X-SNOW: Eastern Snow Observatory
We know climate change is affecting temperatures around the world. But did you know that scientists look to snowflakes and snow on the ground to help understand the best ways to manage the water supply and ecology of our region?
You can help them broaden their study of our snowfall.
Lamont-Doherty Earth Observatory and WNYC are launching a citizen science investigation of snow. Lamont scientist Marco Tedesco is leading a project to scout out locations best suited from monitoring snow and to collect as much data as possible on the snow of our regions. He needs your help!
Residents throughout the state of New York can contribute to cutting-edge scientific investigation by documenting snow in their local areas. By combining observations from scientists and the public, a collective knowledge of what is happening can lead to better ways of understanding what is happening, adapting to change and predicting the impact of climate change on the snow in our region.
WE NEED YOUR SUPPORT TO UNDERWITE THIS CITIZEN SCIENCE INVESTIGATION!
What Your Support Will Do: You can help in two ways:
- Collect data and send it to us through the tools and methods that scientists are showing on the website
- Donate to cover the cost for collecting as much scientific data as possible for the Columbia team. Donations will also support the critically important analysis of all of the snow data collects.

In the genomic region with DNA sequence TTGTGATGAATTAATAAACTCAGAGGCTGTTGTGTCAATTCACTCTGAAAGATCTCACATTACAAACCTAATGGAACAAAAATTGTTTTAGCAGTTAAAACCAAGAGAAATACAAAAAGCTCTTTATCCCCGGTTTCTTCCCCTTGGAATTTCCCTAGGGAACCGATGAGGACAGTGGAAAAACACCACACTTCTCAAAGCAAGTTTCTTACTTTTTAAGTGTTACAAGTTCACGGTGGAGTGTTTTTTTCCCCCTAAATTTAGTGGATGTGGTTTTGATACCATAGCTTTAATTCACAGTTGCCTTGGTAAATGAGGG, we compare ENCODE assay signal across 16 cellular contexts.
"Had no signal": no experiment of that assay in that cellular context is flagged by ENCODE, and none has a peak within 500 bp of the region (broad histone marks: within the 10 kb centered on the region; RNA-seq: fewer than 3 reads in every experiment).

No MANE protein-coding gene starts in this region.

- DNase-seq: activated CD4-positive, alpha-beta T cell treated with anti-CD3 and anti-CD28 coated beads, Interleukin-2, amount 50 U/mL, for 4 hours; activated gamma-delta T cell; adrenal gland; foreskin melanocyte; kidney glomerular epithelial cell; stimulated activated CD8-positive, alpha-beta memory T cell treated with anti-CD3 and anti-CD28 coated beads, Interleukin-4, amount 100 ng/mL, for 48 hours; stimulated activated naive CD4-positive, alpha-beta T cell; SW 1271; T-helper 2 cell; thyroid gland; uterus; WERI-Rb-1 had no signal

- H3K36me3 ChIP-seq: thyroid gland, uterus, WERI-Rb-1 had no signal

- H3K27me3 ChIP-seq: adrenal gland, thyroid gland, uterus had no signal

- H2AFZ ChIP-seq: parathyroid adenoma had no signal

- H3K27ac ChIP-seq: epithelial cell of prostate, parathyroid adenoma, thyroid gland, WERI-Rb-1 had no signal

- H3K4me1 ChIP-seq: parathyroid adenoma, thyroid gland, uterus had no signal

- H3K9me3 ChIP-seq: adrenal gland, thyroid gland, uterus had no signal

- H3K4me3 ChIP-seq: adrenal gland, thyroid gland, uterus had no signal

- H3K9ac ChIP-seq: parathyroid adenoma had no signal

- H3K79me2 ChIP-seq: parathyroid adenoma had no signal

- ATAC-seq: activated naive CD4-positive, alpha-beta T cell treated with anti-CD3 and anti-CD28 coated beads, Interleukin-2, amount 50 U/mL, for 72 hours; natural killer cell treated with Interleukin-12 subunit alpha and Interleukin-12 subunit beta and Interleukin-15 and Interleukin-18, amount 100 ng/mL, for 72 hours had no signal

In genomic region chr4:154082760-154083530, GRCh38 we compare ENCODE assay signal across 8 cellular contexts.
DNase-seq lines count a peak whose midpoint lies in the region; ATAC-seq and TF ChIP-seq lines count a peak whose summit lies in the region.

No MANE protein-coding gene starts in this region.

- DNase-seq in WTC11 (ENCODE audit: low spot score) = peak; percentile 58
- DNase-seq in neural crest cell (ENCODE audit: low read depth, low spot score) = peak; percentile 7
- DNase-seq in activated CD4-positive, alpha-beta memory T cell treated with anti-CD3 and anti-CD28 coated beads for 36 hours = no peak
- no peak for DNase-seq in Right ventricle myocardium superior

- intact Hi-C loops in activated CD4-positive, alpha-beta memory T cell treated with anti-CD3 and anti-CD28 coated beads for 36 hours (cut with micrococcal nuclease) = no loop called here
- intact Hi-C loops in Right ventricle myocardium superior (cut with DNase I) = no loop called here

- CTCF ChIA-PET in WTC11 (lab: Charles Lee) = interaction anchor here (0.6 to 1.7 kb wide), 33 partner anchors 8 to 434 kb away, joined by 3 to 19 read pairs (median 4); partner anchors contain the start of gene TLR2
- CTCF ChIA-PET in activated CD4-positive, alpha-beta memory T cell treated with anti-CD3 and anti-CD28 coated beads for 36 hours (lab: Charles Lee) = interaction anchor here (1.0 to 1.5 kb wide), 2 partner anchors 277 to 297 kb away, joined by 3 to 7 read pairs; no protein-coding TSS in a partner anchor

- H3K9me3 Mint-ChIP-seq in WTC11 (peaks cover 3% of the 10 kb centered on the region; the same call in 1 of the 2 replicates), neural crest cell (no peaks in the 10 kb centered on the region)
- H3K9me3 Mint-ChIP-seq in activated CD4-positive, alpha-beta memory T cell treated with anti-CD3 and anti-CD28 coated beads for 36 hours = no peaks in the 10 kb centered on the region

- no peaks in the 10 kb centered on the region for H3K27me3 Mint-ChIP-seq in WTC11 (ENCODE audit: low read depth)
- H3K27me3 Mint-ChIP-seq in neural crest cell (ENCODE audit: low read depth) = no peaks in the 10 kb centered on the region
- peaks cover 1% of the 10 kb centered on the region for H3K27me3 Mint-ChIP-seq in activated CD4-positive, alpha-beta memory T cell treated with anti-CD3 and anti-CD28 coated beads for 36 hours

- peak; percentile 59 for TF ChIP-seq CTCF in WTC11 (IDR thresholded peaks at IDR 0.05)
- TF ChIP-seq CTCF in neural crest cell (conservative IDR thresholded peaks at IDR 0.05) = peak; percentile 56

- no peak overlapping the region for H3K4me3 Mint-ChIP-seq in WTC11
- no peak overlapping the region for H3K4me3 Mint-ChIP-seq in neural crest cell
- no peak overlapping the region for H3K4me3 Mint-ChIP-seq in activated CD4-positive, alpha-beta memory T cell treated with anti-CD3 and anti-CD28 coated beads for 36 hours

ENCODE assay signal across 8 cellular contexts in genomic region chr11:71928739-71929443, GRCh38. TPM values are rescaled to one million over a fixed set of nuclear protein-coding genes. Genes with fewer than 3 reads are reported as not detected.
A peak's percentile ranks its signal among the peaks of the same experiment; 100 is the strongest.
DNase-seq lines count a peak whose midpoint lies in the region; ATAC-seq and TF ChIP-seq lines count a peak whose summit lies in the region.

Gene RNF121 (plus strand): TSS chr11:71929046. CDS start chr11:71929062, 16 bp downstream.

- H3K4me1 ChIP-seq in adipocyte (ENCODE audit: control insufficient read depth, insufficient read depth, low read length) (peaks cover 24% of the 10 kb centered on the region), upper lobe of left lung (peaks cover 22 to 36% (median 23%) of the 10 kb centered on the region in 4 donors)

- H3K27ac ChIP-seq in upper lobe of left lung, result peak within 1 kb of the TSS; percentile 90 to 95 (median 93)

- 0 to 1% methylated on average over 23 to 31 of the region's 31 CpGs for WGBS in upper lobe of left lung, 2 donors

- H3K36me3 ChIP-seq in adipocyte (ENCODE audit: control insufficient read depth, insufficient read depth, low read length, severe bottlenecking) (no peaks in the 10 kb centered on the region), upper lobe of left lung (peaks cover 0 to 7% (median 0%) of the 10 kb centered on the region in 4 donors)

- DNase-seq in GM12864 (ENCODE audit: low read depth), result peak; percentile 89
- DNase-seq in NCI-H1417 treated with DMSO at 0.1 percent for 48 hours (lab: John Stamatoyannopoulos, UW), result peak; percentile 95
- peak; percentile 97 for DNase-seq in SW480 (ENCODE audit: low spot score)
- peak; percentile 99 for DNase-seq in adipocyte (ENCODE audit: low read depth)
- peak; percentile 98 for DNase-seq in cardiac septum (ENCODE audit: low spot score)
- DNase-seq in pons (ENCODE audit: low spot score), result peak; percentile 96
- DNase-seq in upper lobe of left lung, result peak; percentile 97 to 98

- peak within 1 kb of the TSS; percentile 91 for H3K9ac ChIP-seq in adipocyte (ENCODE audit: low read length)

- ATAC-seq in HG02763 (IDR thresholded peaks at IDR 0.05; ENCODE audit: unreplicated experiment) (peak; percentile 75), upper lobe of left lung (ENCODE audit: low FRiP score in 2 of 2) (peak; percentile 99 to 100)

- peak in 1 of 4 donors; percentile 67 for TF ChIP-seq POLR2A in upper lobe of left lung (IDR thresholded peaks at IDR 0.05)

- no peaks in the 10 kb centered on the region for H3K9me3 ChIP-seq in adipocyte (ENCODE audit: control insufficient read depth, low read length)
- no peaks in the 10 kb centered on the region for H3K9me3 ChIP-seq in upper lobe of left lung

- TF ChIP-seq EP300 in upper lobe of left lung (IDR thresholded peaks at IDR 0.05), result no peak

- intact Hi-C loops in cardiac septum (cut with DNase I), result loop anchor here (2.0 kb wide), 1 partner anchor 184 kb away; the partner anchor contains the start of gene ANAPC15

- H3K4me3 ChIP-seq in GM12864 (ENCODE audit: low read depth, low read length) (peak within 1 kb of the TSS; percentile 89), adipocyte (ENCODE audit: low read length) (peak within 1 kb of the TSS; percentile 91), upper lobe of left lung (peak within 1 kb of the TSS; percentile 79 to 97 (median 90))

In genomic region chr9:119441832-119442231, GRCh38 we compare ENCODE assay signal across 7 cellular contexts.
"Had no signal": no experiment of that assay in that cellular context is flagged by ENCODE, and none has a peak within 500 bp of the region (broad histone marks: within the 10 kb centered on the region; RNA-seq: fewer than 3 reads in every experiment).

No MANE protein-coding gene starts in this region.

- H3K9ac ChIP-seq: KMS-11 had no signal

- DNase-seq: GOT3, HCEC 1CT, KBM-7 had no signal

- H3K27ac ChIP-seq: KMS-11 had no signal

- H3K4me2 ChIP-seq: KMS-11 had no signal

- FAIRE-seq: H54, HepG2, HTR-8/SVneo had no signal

Share Our Mission:
New York City, the largest city in the United States by population, receives its drinking water from a network of reservoirs in upstate New York including the Croton Watershed (9% of the water supply), and the Catskills/Delaware watershed (91% of the water supply). Roughly 580 billion gallons of water are stored in the system, which comprises of 19 reservoirs and three lakes. The water supply is of high quality and requires minimal treatment, and reaches the city mainly by gravity (only ~5% of it must be pumped).
Snow cover plays an important role in the New York City water supply system by storing precipitation and releasing it into the water supply as it melts. To understand the amount of water potentially available in the water supply system, we need to be able to estimate the total amount of water stored in reservoirs as well as in snow cover. Modeling snow cover and how it changes in response to predicted weather and climate changes will help us to understand short and long term changes in reservoir storage capabilities.
Our ability to estimate water storage and changes is limited by the number of local measurements of snow cover and snow properties. Using satellites, certain properties of snow cover, such as the amount of snow, the extent of snow, and the percentage of sunlight the snow reflects can be estimated. Models can provide additional estimates of snowpack structure and predictions about how the snowpack will evolve over time. But both models and satellite-derived estimates require ground measurements for evaluation and improvement.
The X-Snow project aims to extend the quantity of available snow measurements by involving the broader public in a crowd-sourced snow measurement effort. An initial measurement campaign is planned for February 2018 to make preliminary measurements and test devices and techniques that are fun, simple, accurate, reliable, and easy to use.
To learn more about the project, receive updates, and become involved in the citizen science investigation, visit the project website.
To learn more about the Lamont-Doherty Earth Observatory, our research and scientists, visit our website.